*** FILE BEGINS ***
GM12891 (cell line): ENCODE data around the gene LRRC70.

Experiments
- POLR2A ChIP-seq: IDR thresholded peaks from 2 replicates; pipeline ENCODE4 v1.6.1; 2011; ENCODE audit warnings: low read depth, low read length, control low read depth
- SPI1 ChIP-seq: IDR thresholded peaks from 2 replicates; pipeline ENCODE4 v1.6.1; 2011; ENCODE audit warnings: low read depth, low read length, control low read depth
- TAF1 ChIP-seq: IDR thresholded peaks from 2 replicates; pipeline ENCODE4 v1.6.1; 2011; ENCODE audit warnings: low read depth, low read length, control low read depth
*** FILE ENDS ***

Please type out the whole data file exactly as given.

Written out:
GM12891 (cell line): ENCODE data around the gene LRRC70.

Experiments
- POLR2A ChIP-seq: IDR thresholded peaks from 2 replicates; pipeline ENCODE4 v1.6.1; 2011; ENCODE audit warnings: low read depth, low read length, control low read depth
- SPI1 ChIP-seq: IDR thresholded peaks from 2 replicates; pipeline ENCODE4 v1.6.1; 2011; ENCODE audit warnings: low read depth, low read length, control low read depth
- TAF1 ChIP-seq: IDR thresholded peaks from 2 replicates; pipeline ENCODE4 v1.6.1; 2011; ENCODE audit warnings: low read depth, low read length, control low read depth